Father Responsivity: Couple Processes and the Coconstruction of Fatherhood



    1. Marriage and family therapist, Greensburg, PA; adjunct professor, Department of Marriage and Family Therapy, Seton Hill University, Greensburg, PA.
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    1. Professor and director of doctoral programs in MFT, Department of Counseling and Family Sciences, Loma Linda University, Loma Linda, CA.
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  • The authors thank Dr. Scott Coltrane, Dr. Colwick Wilson, Dr. Curtis Fox, and Thomas Matta Ph.D. for their valuable contributions to this article.

concerning this article should be addressed to Dana Matta, 313 Unity Way Rear, Greensburg, PA 15601. E-mail: dsmattaphd@msn.com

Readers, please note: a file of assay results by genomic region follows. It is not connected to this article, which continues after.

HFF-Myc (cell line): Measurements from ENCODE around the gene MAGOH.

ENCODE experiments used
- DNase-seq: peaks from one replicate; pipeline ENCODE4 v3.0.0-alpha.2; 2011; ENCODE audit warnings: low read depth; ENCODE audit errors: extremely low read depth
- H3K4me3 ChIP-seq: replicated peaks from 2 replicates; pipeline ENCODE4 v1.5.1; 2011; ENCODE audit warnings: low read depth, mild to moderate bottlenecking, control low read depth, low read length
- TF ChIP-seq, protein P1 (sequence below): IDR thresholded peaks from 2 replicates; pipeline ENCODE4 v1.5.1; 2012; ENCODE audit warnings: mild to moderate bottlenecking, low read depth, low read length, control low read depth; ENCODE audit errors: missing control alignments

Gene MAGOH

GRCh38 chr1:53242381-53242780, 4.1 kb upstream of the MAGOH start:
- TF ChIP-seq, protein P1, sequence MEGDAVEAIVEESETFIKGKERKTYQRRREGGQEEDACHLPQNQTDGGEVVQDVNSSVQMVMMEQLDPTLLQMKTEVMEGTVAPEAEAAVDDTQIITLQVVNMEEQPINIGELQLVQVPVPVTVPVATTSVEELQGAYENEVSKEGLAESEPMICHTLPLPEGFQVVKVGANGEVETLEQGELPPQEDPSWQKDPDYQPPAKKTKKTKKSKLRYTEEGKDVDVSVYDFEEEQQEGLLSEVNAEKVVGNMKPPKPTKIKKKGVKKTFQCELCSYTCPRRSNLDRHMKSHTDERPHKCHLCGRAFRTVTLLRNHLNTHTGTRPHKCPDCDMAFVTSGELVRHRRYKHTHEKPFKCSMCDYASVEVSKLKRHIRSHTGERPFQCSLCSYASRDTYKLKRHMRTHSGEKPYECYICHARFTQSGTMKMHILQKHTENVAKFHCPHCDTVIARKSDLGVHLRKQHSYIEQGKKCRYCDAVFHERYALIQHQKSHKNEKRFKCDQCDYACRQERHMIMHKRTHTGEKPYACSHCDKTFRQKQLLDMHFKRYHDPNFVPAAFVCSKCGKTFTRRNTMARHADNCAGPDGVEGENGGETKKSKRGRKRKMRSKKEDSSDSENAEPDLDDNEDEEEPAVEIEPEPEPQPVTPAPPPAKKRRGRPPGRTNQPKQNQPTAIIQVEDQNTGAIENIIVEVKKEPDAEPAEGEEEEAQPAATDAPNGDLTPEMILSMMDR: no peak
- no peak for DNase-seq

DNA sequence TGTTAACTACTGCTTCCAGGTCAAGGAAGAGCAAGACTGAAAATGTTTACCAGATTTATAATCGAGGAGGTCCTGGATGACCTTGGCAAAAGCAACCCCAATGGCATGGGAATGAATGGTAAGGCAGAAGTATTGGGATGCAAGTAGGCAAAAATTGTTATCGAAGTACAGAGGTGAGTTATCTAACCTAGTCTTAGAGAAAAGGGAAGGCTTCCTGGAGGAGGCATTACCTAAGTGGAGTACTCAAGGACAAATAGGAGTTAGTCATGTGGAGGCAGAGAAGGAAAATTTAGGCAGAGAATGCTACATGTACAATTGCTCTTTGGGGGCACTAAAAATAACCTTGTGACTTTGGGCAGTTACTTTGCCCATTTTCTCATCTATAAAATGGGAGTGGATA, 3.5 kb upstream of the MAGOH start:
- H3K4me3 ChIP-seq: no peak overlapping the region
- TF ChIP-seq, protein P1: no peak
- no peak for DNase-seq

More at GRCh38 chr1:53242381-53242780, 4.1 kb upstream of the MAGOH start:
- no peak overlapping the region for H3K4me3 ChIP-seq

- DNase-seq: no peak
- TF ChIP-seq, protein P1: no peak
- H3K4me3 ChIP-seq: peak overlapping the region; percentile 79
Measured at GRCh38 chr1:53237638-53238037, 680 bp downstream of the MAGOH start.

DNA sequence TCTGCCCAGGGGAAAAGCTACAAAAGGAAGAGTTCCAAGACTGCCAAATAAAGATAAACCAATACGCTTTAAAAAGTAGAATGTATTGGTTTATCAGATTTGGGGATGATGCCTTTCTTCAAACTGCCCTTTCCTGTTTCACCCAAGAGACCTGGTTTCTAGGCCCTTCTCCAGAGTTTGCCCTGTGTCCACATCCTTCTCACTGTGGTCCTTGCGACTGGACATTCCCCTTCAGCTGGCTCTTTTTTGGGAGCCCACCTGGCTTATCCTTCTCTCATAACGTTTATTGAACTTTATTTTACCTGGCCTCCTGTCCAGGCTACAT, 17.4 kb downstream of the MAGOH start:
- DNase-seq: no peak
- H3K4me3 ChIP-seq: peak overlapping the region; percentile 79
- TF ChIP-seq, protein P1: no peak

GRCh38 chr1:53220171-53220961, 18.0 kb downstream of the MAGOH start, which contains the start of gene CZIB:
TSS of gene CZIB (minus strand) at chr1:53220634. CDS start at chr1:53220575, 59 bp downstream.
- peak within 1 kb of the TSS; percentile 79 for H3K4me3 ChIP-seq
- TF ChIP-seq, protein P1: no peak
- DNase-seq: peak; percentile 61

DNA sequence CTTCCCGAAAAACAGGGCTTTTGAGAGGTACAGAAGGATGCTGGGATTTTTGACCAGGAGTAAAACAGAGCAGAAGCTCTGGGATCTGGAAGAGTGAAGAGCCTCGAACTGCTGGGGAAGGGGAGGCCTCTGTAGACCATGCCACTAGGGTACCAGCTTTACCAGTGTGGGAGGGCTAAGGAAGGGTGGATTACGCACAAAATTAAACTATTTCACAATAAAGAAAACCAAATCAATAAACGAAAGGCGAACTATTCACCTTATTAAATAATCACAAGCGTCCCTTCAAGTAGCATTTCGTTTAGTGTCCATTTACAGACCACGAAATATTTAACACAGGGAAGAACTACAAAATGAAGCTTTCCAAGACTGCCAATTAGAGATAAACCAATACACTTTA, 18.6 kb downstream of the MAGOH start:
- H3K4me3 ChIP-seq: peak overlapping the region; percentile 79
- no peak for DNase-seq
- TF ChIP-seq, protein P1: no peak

Forty in-depth interviews of heterosexual parents of children 5 five years of age and younger are analyzed using a qualitative grounded theory approach to understand how couples coproduce fatherhood within their day-to-day relationships and in social, cultural, and economic contexts. The analysis identifies the construct “responsivity” as a central process through which, to varying degrees, fathers are aware of the needs of their wives and children and able to take an active part in meeting them. Three groups of fathers are examined according to their level of responsivity: low, moderate, and high. Factors influencing degree of father responsivity include gender constructions, power and the wife's influence, attunement, work schedules, and emotional tradeoffs. Implications for practice are suggested.